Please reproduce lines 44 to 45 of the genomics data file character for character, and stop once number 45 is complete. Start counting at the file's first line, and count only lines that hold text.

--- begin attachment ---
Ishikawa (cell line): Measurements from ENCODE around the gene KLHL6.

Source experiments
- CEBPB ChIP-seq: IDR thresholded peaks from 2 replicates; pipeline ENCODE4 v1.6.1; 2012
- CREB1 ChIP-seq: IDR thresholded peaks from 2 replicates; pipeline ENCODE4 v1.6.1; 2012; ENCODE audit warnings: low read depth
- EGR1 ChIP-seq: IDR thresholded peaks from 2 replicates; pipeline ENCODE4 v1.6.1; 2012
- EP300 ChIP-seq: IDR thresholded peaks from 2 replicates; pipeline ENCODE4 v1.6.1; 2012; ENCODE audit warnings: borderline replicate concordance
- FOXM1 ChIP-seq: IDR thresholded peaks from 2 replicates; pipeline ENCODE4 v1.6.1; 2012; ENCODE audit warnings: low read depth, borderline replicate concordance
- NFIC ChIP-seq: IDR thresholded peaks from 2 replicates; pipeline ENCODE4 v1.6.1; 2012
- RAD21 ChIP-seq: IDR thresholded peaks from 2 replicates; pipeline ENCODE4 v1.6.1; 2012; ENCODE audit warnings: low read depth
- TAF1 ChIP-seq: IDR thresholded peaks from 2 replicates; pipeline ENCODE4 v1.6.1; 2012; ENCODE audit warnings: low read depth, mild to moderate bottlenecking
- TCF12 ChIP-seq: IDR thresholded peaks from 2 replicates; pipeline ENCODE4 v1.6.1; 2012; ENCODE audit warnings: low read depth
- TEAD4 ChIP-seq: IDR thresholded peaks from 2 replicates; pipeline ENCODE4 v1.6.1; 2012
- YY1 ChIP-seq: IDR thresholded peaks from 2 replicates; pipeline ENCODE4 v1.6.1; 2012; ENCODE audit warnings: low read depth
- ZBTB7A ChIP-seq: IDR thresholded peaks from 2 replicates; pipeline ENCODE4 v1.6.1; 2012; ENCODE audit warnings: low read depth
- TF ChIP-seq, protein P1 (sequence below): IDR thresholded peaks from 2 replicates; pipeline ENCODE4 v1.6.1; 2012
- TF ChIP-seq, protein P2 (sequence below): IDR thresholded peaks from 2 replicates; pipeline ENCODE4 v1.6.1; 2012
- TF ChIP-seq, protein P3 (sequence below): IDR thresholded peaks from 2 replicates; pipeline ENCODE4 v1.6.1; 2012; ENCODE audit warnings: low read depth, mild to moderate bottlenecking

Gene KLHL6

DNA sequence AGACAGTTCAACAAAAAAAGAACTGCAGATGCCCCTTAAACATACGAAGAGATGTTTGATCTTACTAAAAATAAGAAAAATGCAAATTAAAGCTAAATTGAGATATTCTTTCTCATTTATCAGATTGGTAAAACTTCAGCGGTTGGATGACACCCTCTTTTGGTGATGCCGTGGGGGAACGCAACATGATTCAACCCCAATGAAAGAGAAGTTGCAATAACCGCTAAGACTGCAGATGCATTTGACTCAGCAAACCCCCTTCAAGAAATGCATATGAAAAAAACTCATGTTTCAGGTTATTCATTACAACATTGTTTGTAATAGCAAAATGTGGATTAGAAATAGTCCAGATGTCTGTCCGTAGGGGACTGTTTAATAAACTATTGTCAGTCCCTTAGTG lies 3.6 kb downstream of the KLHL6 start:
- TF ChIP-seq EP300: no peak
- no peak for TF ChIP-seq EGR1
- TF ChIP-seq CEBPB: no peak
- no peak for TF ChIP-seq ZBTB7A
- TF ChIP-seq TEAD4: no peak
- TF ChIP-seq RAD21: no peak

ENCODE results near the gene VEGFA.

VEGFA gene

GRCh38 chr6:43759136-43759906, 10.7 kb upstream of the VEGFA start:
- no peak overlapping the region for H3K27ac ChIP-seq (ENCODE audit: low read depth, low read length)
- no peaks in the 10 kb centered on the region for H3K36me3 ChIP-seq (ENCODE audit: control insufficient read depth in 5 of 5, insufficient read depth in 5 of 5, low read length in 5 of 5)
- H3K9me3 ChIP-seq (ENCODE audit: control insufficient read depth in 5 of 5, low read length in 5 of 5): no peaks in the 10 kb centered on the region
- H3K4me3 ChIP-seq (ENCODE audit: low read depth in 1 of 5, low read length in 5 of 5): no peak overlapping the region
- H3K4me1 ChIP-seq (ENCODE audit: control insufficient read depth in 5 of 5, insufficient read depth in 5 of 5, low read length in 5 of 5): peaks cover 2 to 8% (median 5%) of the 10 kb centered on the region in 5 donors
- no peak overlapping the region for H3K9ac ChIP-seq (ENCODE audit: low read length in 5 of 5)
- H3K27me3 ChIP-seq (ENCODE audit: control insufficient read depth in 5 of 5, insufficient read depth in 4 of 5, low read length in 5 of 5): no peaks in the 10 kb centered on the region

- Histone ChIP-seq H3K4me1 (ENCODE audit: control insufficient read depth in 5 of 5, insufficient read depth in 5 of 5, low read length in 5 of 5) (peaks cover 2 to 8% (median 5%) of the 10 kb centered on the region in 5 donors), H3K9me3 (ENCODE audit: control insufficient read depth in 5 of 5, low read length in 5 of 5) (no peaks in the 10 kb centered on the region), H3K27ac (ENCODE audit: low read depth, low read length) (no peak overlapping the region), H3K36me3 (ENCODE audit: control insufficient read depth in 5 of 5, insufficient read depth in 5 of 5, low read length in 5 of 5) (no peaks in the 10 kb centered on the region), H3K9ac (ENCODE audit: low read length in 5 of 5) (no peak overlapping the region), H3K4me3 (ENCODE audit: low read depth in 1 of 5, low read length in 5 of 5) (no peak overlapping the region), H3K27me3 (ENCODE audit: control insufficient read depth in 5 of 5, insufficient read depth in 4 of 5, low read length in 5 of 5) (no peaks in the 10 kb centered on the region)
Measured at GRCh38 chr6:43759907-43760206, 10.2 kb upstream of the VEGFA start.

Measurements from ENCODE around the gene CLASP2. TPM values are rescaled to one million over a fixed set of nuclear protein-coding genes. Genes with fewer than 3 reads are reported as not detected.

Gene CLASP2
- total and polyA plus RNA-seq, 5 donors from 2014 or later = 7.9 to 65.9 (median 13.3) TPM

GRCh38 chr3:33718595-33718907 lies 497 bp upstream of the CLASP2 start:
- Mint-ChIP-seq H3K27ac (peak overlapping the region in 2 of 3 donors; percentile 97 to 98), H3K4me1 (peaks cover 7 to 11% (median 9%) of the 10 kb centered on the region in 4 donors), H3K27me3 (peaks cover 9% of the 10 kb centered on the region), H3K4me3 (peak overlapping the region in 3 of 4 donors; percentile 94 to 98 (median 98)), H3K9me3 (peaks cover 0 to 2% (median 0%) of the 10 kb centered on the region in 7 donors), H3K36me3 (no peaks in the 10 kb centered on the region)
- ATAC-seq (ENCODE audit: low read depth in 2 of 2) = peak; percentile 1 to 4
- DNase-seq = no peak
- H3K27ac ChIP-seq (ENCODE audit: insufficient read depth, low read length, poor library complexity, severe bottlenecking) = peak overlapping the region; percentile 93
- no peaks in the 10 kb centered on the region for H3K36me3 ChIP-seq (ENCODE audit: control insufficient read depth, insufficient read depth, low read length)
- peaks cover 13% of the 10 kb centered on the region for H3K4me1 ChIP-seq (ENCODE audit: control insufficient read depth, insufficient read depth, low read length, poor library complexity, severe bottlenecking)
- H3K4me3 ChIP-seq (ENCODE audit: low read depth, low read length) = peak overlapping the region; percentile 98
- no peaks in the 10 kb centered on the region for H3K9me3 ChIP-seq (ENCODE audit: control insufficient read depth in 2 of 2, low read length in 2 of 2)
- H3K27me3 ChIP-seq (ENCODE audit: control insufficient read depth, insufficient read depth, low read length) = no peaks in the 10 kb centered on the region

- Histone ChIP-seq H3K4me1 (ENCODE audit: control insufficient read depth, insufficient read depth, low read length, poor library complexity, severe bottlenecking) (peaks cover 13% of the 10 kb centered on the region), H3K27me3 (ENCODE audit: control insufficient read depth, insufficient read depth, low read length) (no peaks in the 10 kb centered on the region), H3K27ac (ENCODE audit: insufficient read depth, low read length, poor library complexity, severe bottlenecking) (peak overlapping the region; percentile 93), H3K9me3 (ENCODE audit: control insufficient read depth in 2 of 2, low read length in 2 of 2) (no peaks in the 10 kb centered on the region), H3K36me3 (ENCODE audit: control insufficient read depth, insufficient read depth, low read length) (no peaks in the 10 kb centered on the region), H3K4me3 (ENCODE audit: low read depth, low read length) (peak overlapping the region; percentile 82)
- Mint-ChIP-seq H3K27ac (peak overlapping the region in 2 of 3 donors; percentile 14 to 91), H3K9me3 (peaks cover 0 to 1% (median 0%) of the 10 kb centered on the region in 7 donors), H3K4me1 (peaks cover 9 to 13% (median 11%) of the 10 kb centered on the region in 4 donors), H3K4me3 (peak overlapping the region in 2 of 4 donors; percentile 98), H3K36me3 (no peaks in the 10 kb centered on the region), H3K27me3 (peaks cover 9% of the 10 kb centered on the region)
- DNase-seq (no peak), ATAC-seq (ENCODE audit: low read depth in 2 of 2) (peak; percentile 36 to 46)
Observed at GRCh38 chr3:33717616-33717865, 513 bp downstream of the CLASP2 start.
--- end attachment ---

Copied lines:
- DNase-seq = no peak
- H3K27ac ChIP-seq (ENCODE audit: insufficient read depth, low read length, poor library complexity, severe bottlenecking) = peak overlapping the region; percentile 93